Writing

It’s All About Revisions

Everyone who writes needs to revise sooner or later. Well, actually—it would be better if he or she waited until the draft was at the end. I even tried finding out ways to rewrite the last draft of my novel as soon as I completed it. I kept getting stuck.

I read pretty much every relevant article and even asked for help on a certain forum online. Everybody who responded to the thread said that I should give myself more time.

And they were right. While I successfully made a list of ideas for my next draft, I couldn’t actually start writing the next draft until recently. So, no writer had exaggerated about that. You do need to give yourself some time away from your WIP. Many writing experts suggest at least a month or two—often times, even more. But I didn’t really have several months.

I was going to submit the WIP to a certain editor, but I had to have that delayed due to just starting a new draft.

All right, maybe that’s enough backstory. I probably revise like most writers, although I often rewrite my stories long before I finish them. I try not to now, but I did before, because I was constantly getting bored with my writing. I started my current project four years ago, but for the first two years, I couldn’t finish a single draft. I would get bored by the tenth or eleventh chapter and give up. It was not until January 2018, that I discovered my actual writing process. That was when I could write an entire draft without quitting before it ended.

Now here’s a fun fact: I sometimes revise individual paragraphs. How? I wait a little, copy and paste that certain paragraph to another word doc, rewrite it there, and then copy and paste it to the main document.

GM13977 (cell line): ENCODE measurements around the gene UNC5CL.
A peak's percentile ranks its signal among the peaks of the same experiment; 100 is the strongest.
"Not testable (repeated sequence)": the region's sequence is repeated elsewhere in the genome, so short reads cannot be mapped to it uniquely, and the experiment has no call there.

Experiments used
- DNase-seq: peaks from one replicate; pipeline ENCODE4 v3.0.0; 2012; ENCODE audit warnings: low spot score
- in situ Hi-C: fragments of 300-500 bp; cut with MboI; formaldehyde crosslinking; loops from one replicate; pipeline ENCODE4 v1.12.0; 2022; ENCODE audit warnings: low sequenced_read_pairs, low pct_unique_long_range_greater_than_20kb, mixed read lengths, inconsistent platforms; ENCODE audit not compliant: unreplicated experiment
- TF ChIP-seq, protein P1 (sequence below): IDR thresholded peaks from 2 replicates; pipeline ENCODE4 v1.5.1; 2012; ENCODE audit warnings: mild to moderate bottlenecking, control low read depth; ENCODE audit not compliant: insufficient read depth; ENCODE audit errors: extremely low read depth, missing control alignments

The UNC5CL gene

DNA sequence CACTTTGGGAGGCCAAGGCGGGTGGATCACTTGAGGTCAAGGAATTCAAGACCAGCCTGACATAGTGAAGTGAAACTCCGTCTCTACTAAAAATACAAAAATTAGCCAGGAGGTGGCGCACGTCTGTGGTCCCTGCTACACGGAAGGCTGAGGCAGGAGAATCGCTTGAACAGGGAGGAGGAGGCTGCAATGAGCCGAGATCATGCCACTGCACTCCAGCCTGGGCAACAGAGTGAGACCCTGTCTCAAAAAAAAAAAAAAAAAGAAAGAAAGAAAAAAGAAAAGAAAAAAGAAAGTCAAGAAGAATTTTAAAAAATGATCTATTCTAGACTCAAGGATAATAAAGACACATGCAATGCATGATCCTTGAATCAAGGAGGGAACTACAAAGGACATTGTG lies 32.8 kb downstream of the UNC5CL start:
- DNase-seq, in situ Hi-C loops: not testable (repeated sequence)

Revision processes differ from person to person. So, you might revise in a way that wouldn’t necessarily work for me.

Writing

Why I Don’t Base My Characters Off of People I Know

You’ve probably heard this from many authors: base your characters off people you know. A lot of writers do that, including big ones like J.K. Rowling. However, unlike them, I never base characters off people I know.

That being said, I do often develop them like people I know. Many characters in my books were developed like family members and people I went to school with, including teachers.

However, the ideas of those characters were often for plot convenience or inspired by other fictional sources, such as movies, books, or even legends. In fact, the antagonist in my second book of the “Magical Missions” series was inspired by the Grim Reaper. Believe it or not, in early drafts, he was more like the death figure: pure evil and carrying a scythe. But now he is not like that. I developed him to make the readers sympathize with him more. I won’t spoil anything else from the story, though.

Why don’t I base characters off people I know, you might ask? Because I just feel uninterested and find basing my characters off of other fictional sources better. My life has been pretty straightforward and ordinary. While I’m more social than I used to be, real people inspiring me for characters just doesn’t happen.